Groups push for representation on Council


Indigenous Students and Students of African Descent lobby for seats on the Student Union Council


Currently, the council of the StFX Students’ Union has ten representatives. An international councilor, equity, business, arts, science, graduate student, education, two who sit on the board of governors, and a first year representative.


This is a significant decrease in councilors compared to last year, as there was extensive overlap in representation. For example, if a student was in Arts, International, and a first year and lived on lower campus, four councilors would have represented that individual.


There are currently two student groups on campus that are not represented on council who would like to be, aboriginal students and students of African descent.

According to Nayo Upshaw, who has spearheaded the campaign to get the two new council positions, there is a clear need for greater representation.

“Individuals are less likely to approach those whom they do not identify with… historically these are two marginalized groups who represent a significant number of our student body.” Upshaw stated.

Upshaw goes on to say “We’re aware there is an Equity Representative [Cassia Trembley]. However, students from these two minority groups feel that they are unable to identify with this individual, and it’s hard to advocate from a minority perspective when you aren’t one. As well, Cassia’s constituency is the entire University populace. That’s an incredibly diverse group to try to represent and speak for. Students of First Nations Descent and African Descent have identified a need for specific representation, this is a way to respond.”

“All we’re asking for is respect. We’re asking for a seat at their table, a place for our voices to be heard.” Upshaw continued.

The goals and requirements of the two new potential councilors have been outlined as well. In the proposal the student groups have set forth, the new representatives “…must identify with the constituency they represent, will be required to get a nomination from the aboriginal student advisor and the office of students of African descent respectively.”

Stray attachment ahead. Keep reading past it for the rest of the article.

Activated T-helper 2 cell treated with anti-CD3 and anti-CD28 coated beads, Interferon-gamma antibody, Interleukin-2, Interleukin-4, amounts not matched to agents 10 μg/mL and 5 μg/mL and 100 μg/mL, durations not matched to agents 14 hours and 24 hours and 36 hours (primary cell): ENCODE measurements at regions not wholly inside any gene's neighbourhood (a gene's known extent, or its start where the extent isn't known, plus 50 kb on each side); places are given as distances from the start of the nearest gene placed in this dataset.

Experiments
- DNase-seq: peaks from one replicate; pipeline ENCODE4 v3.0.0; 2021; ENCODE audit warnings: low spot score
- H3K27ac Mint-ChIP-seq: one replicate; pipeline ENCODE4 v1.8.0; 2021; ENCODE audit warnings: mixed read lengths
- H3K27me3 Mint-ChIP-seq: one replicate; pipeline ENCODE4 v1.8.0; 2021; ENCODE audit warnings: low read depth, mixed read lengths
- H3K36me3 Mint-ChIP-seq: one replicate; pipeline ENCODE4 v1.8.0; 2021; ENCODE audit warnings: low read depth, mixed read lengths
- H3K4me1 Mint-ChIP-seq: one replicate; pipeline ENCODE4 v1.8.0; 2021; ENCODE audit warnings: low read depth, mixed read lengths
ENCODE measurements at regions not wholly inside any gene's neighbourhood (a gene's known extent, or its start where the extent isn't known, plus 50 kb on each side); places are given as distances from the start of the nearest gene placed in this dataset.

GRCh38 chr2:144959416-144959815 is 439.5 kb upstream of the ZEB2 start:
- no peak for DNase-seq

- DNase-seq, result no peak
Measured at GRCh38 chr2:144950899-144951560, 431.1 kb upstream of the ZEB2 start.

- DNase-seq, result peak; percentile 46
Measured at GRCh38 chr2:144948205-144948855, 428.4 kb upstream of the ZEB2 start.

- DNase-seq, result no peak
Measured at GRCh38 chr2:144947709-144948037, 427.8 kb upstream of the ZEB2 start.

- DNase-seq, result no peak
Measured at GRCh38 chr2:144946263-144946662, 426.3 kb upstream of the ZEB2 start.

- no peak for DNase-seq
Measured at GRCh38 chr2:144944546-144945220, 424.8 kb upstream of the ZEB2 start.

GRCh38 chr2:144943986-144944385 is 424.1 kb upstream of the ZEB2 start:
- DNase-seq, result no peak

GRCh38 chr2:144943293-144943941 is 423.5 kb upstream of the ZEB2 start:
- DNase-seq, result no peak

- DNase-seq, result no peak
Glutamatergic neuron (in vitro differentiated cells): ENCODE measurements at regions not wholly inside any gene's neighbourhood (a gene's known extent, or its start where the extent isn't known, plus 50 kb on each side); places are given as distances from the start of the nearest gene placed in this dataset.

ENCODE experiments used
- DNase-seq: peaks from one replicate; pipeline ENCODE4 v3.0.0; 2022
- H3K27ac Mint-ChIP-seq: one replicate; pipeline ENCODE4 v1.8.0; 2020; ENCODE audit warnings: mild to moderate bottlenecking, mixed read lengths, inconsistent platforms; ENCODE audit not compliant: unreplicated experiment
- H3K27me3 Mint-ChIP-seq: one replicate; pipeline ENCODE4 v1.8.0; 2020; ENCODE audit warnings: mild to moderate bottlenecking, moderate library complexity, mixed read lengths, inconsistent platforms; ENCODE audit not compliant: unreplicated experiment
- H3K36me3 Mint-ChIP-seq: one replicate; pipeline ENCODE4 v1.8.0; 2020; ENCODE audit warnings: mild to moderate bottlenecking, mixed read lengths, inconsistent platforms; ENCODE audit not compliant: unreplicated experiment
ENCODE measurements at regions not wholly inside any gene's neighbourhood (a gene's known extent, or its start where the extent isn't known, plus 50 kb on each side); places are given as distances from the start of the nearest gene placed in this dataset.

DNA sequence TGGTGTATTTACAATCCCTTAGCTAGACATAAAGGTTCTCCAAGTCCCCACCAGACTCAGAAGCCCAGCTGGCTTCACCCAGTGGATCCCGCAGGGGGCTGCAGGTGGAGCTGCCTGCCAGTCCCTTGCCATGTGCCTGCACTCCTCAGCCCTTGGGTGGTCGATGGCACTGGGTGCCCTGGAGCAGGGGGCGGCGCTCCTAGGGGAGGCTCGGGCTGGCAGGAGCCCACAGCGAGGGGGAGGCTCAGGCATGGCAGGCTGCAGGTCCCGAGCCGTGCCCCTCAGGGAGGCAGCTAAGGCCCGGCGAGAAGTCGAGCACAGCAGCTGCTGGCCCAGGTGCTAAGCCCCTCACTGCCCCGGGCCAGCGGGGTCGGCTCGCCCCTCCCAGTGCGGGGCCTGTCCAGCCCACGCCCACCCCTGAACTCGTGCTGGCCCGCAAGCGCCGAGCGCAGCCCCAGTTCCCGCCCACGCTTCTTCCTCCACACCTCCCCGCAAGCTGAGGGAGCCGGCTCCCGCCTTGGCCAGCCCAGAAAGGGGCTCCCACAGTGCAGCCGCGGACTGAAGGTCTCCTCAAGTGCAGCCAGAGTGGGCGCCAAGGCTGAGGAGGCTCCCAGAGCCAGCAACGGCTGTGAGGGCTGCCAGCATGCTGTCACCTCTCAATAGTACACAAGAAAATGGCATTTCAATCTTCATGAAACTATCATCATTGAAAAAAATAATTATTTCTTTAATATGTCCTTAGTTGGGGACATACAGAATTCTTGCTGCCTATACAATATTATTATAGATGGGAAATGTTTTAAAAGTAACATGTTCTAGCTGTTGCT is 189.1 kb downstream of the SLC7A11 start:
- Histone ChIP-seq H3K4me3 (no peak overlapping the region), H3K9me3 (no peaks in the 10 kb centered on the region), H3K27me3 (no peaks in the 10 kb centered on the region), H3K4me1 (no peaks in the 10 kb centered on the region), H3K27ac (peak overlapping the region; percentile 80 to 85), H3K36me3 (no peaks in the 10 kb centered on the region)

It’s further stated the proposal that the representative “shall provide assistance with the campaigns, initiatives, and services of the Union, a minimum of three hours a week, one of which must be office hours in the Aboriginal/African descent student office.”

It is recognized that these two potential new councilors will represent a broad range of people and can’t speak for everyone.

This campaign does not place blame on the U’s executive team for not having these two council positions. However, they are calling them to action. Upshaw says, “ [I] just want to state that we do not blame any on the current or past exec for not including these positions in the past… it’s not their fault, but it is their responsibility to make a change.”

Brandon Hamilton, chair of council, was asked if adding more councilors would be a positive or negative thing, “I see the benefit of a smaller council, but I’m open to adding more though.”

When asked if the school needs more representation on council, Hamilton stated he sees the need for more underrepresented groups to be represented, but ultimately wants to leave it up to council to make final decisions regarding the matter.

Hamilton has confirmed that the Students of African descent group and the Aboriginal students group have formally submitted a request for two new council positions representing their constituencies, which they presented to council on October 23.

When Hamilton was asked if the addition of more representatives will create an increased demand for more representatives for student groups across campus, his response was, “It’s hard to say right now, time will tell. Right now we are following provincial wide standards, patterns- school boards elect African descent and Aboriginal representatives and these are positions recognized in other forms of Government.”

Hamilton further states that the Student’s Union will take things one step at a time.